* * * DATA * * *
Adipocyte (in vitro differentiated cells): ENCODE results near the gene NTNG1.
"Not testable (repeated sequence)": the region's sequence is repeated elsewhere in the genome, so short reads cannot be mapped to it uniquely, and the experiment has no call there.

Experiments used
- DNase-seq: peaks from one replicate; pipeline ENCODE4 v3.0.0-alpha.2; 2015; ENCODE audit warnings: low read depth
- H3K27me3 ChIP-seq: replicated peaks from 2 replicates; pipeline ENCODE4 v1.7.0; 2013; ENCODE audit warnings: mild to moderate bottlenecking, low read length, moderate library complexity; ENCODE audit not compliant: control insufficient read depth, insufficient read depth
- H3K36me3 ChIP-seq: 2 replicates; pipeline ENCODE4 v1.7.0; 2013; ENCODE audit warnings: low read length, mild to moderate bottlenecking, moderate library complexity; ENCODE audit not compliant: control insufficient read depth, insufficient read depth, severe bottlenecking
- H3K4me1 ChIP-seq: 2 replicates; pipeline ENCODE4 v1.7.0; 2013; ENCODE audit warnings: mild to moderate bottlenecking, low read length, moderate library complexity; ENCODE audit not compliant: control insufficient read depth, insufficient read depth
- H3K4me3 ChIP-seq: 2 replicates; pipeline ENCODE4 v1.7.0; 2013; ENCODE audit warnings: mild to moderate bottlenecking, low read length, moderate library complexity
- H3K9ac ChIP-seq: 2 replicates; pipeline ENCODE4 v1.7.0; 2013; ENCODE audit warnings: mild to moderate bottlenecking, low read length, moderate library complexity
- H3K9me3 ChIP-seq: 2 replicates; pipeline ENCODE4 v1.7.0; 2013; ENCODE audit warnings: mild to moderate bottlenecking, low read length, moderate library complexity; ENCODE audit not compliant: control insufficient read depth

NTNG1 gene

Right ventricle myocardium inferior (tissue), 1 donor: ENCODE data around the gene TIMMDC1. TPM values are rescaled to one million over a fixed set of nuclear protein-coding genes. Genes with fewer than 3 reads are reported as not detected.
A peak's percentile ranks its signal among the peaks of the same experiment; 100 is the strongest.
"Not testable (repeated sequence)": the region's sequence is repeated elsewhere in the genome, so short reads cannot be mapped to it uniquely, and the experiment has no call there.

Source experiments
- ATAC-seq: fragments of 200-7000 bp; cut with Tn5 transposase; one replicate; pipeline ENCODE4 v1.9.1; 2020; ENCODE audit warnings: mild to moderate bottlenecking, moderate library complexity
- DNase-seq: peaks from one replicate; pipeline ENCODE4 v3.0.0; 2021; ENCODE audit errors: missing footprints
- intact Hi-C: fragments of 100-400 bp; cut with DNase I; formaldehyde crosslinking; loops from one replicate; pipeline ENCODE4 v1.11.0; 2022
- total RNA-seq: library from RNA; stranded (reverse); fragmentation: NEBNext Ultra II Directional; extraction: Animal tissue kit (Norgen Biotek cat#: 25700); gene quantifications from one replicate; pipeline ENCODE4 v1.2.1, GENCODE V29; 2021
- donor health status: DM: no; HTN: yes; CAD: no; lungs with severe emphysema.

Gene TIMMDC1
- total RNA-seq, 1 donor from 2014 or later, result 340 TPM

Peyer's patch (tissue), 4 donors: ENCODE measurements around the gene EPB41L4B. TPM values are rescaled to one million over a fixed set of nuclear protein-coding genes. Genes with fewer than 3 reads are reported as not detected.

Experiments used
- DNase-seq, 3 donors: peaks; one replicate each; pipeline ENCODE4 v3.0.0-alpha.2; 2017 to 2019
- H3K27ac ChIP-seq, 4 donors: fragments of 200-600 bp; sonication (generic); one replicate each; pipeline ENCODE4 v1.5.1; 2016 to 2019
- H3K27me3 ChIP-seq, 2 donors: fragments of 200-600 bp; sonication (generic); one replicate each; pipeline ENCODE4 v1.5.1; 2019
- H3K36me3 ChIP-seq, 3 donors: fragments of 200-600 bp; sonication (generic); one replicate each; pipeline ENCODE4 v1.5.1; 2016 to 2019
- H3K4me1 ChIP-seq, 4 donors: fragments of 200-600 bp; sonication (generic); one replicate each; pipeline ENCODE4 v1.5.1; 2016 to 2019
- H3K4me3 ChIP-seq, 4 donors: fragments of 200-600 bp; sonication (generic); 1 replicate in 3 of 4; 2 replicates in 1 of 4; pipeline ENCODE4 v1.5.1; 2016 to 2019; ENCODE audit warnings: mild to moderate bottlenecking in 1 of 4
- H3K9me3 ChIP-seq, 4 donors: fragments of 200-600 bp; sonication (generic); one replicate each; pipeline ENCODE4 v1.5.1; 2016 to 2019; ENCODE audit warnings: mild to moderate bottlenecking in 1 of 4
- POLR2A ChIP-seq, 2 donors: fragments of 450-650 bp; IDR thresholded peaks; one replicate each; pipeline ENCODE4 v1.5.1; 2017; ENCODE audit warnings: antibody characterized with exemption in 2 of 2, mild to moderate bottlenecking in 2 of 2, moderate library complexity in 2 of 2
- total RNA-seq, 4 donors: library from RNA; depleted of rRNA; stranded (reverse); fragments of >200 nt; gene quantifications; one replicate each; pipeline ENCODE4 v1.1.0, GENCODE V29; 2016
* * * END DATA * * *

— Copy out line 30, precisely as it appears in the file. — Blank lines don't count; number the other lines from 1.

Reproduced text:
- H3K4me3 ChIP-seq, 4 donors: fragments of 200-600 bp; sonication (generic); 1 replicate in 3 of 4; 2 replicates in 1 of 4; pipeline ENCODE4 v1.5.1; 2016 to 2019; ENCODE audit warnings: mild to moderate bottlenecking in 1 of 4